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Greene View

RESEARCH REFLECTIONS FROM HARRY W. GREENE

Research Curation

I’ll be curating this new offering, putting up a paper every month or so, with the goal of making available primary literature that reports surprising new discoveries about organisms and the places they live. Insofar as possible, I’ll include a link to the original article, a downloadable pdf of it, or an email address to which one can write for it—most authors are eager to share their findings and happy to provide pdf’s.

I’ll also provide a short account of my take on each featured work.

Of course, I welcome feedback, including suggestions of papers to feature here in the future: email me at hwg5@cornell.edu.

Relentless predation on Gunnison’s prairie dogs (Cynomys gunnisoni) by a single American badger (Taxidea taxus)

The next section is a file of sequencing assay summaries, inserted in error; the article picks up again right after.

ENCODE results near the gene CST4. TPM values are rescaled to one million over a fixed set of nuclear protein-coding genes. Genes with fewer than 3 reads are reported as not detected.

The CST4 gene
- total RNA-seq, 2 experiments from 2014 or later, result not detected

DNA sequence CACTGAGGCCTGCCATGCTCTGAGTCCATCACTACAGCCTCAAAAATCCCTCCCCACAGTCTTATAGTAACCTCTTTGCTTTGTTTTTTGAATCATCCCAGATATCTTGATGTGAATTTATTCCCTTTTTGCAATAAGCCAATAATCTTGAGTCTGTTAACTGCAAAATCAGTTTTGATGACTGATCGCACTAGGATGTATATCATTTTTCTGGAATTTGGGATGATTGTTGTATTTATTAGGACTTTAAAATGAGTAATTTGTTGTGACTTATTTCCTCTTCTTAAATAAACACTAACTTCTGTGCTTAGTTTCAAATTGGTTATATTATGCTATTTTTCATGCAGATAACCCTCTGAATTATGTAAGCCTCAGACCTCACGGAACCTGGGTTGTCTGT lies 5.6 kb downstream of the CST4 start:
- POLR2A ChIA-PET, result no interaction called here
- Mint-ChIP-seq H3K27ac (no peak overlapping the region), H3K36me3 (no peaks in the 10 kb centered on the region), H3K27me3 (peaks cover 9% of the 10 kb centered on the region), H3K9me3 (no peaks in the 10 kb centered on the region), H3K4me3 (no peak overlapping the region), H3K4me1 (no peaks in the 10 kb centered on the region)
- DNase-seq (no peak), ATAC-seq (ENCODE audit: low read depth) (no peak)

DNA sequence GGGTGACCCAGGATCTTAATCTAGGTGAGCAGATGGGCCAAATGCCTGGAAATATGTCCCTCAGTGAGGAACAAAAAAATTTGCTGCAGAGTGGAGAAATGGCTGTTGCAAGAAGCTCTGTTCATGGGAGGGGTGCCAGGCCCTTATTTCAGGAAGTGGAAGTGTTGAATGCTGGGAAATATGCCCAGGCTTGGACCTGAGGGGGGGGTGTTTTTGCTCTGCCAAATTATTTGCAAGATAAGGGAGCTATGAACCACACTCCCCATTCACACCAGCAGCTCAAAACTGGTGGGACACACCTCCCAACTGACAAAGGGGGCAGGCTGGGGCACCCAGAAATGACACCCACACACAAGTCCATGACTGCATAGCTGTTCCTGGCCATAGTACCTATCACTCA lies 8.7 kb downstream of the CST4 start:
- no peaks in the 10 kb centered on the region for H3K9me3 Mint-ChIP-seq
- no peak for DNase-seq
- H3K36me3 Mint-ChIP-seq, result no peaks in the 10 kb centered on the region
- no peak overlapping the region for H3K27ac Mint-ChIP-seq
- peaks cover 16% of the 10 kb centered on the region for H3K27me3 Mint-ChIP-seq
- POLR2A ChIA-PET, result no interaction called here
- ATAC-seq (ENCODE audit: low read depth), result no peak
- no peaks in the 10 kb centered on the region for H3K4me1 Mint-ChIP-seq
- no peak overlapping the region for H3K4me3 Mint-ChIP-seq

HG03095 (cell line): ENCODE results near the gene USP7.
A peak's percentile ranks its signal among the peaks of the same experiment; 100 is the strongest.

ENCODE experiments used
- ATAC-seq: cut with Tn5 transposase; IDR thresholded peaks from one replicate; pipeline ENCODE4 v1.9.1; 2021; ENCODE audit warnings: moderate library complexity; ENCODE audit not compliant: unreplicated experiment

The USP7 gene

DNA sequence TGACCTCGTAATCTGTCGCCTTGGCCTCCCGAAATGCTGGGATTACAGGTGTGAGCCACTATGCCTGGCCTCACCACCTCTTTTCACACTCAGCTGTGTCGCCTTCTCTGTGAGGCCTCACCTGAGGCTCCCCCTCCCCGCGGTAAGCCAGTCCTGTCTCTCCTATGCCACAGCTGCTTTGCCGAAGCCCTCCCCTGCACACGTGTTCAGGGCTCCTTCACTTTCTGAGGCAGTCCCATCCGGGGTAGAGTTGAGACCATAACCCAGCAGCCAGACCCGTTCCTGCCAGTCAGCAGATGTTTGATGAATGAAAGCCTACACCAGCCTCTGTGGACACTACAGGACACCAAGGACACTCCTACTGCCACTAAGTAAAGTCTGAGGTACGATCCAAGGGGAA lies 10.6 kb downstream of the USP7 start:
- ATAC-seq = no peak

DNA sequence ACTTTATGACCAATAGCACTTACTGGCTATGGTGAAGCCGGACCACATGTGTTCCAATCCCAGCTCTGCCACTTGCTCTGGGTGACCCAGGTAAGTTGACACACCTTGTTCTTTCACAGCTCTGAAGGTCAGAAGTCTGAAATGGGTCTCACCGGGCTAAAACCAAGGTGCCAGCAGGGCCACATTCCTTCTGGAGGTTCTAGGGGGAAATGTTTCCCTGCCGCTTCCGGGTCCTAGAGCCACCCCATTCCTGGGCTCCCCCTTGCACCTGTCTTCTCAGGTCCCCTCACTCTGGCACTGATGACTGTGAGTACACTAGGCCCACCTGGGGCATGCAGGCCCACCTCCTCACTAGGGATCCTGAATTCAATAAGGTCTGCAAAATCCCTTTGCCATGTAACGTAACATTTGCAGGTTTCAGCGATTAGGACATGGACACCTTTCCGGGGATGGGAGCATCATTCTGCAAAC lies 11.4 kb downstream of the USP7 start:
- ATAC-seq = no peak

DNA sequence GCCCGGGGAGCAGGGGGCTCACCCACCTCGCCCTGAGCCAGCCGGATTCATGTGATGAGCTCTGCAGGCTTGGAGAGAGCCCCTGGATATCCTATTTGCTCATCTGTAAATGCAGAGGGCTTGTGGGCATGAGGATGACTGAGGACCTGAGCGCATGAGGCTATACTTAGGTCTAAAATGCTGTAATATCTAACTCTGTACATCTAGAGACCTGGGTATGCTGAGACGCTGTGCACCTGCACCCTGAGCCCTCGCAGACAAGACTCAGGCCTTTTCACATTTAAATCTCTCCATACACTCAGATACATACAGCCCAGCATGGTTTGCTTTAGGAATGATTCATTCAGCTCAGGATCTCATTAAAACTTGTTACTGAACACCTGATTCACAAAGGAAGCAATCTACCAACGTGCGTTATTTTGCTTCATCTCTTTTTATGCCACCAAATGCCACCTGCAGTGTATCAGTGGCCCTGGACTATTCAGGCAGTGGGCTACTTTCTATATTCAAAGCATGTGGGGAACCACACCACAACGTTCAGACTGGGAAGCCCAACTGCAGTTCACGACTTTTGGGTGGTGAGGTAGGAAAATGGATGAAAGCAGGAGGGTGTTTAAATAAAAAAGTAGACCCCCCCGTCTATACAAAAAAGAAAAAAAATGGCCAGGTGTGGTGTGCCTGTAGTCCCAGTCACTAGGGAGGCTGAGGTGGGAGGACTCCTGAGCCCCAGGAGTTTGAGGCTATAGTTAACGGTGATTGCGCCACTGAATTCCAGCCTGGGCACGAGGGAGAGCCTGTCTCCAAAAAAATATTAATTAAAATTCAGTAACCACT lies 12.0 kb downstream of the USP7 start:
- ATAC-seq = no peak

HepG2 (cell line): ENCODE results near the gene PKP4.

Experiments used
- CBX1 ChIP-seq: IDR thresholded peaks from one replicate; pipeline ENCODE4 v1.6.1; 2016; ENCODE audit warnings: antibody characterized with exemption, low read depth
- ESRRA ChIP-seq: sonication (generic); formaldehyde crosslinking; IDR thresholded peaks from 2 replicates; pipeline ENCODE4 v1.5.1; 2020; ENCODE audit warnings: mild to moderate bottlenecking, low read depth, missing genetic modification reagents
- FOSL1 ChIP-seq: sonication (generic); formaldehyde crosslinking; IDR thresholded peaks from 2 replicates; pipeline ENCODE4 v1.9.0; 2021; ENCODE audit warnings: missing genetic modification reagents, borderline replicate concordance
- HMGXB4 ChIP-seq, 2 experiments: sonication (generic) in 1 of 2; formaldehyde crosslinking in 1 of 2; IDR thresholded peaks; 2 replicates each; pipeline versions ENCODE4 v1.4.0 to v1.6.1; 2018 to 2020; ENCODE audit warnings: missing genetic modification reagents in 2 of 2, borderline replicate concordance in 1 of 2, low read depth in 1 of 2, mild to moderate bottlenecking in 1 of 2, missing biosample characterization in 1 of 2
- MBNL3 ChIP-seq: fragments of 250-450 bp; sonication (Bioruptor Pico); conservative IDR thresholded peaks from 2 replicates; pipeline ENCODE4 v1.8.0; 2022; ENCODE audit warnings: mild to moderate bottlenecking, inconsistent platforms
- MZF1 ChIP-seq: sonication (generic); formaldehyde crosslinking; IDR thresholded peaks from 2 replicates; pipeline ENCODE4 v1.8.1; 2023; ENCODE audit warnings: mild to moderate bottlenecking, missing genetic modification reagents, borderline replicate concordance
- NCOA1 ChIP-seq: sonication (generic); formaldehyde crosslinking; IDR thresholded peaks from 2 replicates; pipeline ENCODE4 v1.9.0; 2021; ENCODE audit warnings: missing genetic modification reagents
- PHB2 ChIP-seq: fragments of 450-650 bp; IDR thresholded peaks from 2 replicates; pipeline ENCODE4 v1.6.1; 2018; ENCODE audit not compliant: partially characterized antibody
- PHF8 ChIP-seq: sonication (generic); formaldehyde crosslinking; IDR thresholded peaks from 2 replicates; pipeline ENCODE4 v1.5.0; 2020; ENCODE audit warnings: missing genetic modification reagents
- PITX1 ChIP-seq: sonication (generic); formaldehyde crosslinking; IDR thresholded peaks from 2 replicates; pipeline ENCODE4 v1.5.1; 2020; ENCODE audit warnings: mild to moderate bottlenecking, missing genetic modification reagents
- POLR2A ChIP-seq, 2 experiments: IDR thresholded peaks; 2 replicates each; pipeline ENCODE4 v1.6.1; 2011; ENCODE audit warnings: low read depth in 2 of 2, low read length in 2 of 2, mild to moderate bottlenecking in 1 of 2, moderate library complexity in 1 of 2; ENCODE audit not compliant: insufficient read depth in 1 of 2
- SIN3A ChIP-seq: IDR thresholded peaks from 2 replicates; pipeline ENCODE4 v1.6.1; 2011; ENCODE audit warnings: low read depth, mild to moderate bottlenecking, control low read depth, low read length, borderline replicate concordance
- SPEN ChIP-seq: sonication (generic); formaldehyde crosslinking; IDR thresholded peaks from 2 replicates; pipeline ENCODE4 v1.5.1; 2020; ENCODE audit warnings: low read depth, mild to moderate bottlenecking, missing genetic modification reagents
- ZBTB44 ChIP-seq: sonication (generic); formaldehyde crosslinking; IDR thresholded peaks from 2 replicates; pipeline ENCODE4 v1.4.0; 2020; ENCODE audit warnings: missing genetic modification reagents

Relentless predation on Gunnison’s prairie dogs (Cynomys gunnisoni) by a single American badger (Taxidea taxus)

If snakes are my favorite vertebrates, weasels (Mustelidae), the most snake-like of all mammals, includes some mighty close contenders. Mustelids range in size from Least Weasels (body mass ~250 g) to Sea Otters (up to ~50 kg) and, despite habitats as diverse as boreal forests and marine kelp beds, generally resemble each other in having elongate bodies and tails, but not especially prominent...

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Seed Ingestion and Germination In Rattlesnakes: Overlooked Agents Of Rescue And Secondary Dispersal

Seed Ingestion and Germination In Rattlesnakes: Overlooked Agents Of Rescue And Secondary Dispersal

This first offering is unabashedly personal and there’s backstory. I began opening stomachs of snakes preserved in museums in the early 1970s, for my master’s thesis on the feeding biology of venomous coralsnakes. Since then I have examined thousands of specimens of hundreds of species, from all over the world. Accordingly, when my then Berkeley graduate student Randy Reiserer set out to learn...

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Meet Harry Greene

Harry W. Greene is emeritus professor of ecology and evolutionary biology at Cornell University, author of Snakes: The Evolution of Mystery in Nature and Tracks and Shadows: Field Biology as Art, and a member of the NHI Scientific Advisory Council.

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